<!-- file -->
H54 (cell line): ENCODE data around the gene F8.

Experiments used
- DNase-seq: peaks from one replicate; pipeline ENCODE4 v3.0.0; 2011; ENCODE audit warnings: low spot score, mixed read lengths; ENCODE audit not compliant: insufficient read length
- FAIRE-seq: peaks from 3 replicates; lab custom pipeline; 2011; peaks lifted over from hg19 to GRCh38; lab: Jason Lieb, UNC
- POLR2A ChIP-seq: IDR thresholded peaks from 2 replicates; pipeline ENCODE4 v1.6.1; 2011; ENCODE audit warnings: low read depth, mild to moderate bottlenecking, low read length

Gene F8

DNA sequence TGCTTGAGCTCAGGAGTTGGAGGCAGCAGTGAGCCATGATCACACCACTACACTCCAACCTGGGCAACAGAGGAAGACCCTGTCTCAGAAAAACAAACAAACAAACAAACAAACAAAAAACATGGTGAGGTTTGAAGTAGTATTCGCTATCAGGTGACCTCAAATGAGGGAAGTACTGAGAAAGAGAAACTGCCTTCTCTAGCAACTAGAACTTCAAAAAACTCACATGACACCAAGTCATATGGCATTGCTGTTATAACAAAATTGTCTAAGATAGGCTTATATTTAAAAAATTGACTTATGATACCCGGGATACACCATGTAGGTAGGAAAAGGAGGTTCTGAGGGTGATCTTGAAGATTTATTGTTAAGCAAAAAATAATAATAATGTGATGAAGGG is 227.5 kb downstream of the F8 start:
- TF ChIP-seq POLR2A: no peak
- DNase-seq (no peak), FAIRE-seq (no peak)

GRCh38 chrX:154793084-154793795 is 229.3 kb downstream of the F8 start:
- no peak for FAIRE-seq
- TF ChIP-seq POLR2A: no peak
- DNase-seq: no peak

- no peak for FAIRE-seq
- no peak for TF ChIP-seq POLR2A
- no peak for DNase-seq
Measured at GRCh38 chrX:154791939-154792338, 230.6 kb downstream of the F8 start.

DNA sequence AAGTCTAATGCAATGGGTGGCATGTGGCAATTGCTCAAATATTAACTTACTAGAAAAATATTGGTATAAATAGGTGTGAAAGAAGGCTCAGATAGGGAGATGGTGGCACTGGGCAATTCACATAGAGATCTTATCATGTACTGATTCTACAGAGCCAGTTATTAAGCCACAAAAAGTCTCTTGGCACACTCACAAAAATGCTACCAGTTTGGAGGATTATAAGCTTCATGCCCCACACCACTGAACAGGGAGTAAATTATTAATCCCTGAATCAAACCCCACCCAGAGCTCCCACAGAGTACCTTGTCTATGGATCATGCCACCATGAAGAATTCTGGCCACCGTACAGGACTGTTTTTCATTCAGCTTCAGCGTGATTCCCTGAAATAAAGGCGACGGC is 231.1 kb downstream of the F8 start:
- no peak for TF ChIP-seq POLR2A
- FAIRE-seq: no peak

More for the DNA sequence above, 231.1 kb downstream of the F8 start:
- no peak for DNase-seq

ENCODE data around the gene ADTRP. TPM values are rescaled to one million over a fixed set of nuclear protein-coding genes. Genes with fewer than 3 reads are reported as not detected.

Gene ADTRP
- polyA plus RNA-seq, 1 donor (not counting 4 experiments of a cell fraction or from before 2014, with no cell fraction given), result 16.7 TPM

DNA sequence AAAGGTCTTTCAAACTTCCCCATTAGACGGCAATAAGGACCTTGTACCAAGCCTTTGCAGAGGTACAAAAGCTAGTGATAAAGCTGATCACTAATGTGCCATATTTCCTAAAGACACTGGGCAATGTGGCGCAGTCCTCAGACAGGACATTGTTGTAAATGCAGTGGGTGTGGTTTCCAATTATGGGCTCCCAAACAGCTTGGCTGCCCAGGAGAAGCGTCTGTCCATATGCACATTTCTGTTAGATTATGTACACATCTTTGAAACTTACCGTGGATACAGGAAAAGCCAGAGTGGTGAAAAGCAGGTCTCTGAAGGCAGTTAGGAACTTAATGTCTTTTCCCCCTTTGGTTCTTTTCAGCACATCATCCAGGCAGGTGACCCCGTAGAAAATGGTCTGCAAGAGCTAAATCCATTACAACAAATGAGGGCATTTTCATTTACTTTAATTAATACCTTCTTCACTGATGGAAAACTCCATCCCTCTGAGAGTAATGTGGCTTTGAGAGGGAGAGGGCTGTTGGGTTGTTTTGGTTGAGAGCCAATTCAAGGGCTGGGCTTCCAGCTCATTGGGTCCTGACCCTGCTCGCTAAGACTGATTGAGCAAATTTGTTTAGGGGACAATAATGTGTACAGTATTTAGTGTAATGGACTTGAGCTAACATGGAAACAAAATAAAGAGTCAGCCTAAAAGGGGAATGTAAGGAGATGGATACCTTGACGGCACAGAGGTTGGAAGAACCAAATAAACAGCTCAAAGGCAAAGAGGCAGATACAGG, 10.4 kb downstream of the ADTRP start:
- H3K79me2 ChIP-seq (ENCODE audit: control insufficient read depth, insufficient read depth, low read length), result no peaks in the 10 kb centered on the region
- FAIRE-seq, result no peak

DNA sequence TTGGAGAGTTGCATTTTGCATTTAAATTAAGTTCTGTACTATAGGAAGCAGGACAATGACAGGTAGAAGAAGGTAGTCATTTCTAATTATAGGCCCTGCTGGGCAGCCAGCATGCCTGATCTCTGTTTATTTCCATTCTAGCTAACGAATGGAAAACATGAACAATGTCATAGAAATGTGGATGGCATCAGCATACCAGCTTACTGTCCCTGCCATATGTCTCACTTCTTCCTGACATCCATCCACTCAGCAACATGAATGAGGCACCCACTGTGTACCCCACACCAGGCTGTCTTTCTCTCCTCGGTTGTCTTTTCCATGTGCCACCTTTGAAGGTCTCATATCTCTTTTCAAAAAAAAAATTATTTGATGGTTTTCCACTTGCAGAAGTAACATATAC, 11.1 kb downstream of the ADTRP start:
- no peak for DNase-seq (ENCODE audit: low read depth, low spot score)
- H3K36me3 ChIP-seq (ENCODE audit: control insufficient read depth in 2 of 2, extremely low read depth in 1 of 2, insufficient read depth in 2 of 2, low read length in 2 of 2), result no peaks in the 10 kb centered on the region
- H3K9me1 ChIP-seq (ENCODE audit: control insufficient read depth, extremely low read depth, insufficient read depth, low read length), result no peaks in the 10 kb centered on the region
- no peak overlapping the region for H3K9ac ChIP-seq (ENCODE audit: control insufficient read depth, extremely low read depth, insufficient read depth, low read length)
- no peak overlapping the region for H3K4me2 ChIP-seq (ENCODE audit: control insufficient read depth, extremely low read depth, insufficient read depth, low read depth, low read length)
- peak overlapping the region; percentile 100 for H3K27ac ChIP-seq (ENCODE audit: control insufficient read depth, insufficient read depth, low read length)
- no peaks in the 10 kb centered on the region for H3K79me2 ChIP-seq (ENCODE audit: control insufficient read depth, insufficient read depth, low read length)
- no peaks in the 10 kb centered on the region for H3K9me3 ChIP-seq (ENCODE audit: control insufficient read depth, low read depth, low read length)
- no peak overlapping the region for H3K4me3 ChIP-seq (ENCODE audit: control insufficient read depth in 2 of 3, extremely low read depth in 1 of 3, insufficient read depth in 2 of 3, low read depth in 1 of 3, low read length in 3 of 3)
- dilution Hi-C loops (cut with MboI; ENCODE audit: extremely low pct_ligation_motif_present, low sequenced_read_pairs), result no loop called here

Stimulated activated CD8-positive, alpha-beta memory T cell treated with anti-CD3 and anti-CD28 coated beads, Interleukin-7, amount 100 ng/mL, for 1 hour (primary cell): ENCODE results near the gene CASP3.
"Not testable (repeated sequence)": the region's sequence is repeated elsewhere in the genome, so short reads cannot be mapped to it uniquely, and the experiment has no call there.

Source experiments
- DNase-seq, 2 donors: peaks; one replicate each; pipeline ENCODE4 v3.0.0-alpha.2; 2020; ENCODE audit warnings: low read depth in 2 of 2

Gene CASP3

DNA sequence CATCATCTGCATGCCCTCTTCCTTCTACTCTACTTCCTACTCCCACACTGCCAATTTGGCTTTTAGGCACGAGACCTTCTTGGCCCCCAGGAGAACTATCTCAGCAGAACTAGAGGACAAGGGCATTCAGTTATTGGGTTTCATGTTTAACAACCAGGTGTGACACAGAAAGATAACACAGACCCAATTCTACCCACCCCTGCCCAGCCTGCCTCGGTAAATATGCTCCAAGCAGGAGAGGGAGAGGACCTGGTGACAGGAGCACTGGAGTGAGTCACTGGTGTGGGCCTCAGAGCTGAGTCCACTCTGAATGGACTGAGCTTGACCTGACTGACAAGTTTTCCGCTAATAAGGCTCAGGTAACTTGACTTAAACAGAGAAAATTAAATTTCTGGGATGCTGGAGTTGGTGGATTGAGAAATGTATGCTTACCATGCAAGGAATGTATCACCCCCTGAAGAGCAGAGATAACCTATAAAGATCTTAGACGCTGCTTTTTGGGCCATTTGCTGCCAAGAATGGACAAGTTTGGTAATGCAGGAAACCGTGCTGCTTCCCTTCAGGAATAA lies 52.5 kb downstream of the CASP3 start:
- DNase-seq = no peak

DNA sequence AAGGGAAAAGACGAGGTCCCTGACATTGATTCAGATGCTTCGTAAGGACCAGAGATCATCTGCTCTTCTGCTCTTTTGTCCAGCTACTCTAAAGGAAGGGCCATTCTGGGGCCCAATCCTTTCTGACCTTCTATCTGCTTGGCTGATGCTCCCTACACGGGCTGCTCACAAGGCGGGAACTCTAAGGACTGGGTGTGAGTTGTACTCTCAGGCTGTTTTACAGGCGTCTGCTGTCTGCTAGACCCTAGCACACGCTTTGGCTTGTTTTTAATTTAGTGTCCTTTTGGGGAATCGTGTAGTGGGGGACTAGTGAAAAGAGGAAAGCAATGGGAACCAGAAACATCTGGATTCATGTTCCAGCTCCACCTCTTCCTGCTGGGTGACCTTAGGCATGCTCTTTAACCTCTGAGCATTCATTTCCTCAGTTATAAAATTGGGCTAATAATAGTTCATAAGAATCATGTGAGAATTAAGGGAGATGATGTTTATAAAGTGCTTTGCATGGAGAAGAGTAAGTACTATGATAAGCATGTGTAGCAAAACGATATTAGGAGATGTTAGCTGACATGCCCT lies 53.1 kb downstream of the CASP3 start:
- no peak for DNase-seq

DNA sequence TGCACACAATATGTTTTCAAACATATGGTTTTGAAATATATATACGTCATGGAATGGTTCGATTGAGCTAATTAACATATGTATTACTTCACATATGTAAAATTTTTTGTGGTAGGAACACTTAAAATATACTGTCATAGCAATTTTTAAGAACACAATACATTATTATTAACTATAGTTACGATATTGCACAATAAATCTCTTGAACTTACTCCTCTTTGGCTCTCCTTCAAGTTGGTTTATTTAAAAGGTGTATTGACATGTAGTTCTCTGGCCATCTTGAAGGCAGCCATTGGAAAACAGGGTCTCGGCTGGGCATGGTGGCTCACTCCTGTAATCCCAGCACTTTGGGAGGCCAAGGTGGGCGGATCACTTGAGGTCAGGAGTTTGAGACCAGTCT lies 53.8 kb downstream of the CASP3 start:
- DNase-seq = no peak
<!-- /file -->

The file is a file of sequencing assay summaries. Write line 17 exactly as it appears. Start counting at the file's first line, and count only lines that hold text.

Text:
Measured at GRCh38 chrX:154791939-154792338, 230.6 kb downstream of the F8 start.